Hollenbeck stresses that larger teams create more extensive communication links that must be managed. As team size grows linearly, the links among team members grow exponentially. A five-person team has to manage 10 links, while a 10-person team has to manage 45.
A 15-person team might well be over 100. This does not mean we can never have a business unit larger than five or an organization larger than 100. What matters most is how we organize people and the communication links.
If you have a 25-person supply chain team, then split them into groups of five with each group having a leader, especially for communication across groups. This structure is called a multi-team systemand it has been very successful across a wide range of organization types. This does not mean you cannot host a virtual gathering of more than five people.
To optimize video conferencing, we need to pay attention to the number of communication links, not necessarily the total number of people observing. To leverage software technology tools like video conferencing, and improve virtual work productivity, we need to deploy these best practices.
Utilize Agile Supply Chain Software to Improve Collaboration
Once your organization has a strong footing and you are utilizing virtual work best practices, productivity software could be the answer to further accelerate your results. To truly realize the full potential of virtual work, real-time communication is a must to replace former in-person access that an office provides.
Real-time collaboration can encompass the facilitation and execution of data sharing throughout the extended enterprise from your team to cross-functional teams to suppliers. This level of real-time collaboration often requires Industry 4.0 software technology tools to facilitate the exchange of data inside and outside your organization.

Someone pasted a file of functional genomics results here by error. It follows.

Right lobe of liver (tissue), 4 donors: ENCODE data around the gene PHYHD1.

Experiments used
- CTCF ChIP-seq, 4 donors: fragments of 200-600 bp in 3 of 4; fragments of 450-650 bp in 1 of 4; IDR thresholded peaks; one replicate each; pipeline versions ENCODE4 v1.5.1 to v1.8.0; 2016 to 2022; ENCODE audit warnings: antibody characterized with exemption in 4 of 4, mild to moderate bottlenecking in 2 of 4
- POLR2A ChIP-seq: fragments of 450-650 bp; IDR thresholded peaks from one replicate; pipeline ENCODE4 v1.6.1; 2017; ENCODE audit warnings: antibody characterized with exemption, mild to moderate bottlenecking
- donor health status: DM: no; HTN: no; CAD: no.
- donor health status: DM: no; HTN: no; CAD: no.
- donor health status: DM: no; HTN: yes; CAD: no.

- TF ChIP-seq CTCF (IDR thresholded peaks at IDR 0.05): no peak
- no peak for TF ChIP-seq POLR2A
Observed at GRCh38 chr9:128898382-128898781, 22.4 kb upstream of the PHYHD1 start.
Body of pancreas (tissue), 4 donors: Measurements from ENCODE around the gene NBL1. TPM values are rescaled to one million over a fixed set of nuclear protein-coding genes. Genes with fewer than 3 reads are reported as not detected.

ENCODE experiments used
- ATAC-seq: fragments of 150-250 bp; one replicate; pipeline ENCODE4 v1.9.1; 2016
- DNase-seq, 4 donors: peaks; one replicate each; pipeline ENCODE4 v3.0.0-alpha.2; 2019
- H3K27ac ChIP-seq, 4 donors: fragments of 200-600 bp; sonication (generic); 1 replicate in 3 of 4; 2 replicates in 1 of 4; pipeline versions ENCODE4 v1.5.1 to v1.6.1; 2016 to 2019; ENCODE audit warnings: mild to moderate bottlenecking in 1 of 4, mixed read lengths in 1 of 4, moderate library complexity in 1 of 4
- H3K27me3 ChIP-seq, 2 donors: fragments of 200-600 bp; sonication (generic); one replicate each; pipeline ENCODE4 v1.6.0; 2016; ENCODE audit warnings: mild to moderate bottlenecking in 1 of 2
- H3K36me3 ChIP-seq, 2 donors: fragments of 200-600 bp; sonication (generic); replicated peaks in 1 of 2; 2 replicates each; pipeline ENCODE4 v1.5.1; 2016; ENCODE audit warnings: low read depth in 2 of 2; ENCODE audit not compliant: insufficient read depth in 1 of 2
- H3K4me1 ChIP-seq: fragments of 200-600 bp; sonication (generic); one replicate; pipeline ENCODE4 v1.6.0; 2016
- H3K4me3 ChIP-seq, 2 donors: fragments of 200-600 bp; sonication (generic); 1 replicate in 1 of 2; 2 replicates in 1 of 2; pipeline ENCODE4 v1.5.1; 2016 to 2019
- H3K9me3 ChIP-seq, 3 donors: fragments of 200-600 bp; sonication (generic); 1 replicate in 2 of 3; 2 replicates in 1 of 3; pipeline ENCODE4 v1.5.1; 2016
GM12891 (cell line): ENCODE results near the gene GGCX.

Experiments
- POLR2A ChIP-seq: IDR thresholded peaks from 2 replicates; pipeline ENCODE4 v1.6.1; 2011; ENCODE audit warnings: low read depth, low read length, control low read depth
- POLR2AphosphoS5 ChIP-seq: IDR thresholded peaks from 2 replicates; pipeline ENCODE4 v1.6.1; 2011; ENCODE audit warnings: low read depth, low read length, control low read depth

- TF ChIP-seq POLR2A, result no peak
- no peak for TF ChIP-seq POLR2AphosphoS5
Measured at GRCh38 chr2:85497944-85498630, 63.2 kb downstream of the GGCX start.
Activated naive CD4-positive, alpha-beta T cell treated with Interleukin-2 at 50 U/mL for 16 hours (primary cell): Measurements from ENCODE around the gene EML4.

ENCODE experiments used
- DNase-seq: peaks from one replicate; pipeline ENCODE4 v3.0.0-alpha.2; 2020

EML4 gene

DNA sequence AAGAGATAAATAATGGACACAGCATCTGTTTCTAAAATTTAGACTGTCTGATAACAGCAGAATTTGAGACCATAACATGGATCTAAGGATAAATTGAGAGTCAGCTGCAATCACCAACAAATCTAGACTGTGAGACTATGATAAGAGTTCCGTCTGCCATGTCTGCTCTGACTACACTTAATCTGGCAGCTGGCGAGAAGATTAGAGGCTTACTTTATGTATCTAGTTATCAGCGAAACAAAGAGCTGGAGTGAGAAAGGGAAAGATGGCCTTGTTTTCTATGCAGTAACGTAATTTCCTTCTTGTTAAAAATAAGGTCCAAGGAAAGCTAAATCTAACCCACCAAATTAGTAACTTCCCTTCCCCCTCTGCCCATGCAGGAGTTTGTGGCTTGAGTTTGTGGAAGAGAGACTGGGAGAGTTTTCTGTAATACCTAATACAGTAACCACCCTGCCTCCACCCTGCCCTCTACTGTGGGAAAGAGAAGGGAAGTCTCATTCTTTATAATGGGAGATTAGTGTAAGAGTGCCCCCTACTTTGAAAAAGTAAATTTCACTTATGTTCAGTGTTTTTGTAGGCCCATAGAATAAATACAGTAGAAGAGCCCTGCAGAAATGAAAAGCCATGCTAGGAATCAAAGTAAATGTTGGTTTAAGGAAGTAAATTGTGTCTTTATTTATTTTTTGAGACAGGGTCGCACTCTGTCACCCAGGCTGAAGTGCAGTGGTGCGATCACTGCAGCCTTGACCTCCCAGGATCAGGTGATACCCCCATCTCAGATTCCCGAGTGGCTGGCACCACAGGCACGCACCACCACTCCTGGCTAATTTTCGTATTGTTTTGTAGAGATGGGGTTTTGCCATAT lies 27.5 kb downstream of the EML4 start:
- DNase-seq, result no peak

Agile supply chain project and task management software allows users to track project, team or personal tasks. This software allows for more efficient real-time sharing of task statuses, criticality and next steps empowering professionals to focus more on getting work done and less on communicating progress.
Furthermore, managers are better able to remotely monitor teams without having to request constant touchpoint check-ins that can leave both parties feeling frustrated. Thus, managers can gain greater task visibility while employees gain more autonomy, so both get more of what they want using technology. Rapid changes in our supply chains have also caused pause for how we divide up and assign the work to be done.
Another trend taking hold is managers utilizing agile supply chain methods to assign tasks to team members along with a corresponding point for the time and difficultly of the task. Software, too, can track this input. The benefit is that both the manager and employee are better able to forecast their work bandwidth availability and completion dates. Again, everyone is winning.
More Workflow with Less Effort
As our talent budgets will likely continue to remain under pressure, we must seek out creative approaches to do more work with less. Also, as we look around our video meetings and see a growing number of generation Y (Millennials) and now generation Z (iGens),we need to align to their autonomy expectations while satisfying our work visibility needs.
Virtual work will remain a new constant path forward for many innovative organizations, while other organizations will revert to traditional onsite work. The long-term macro trend of newer generations expecting more location autonomy (e.g., virtual work) for part or all of their workweek will continue. However, managers can succeed in this dynamic workplace transition. They can increase, not decrease, team productivity simply by adjusting their tactics and tools.
Foster a strong organization foundation, follow virtual work best practices and then accelerate with agile supply chain software to empower your team to thrive in a virtual workplace.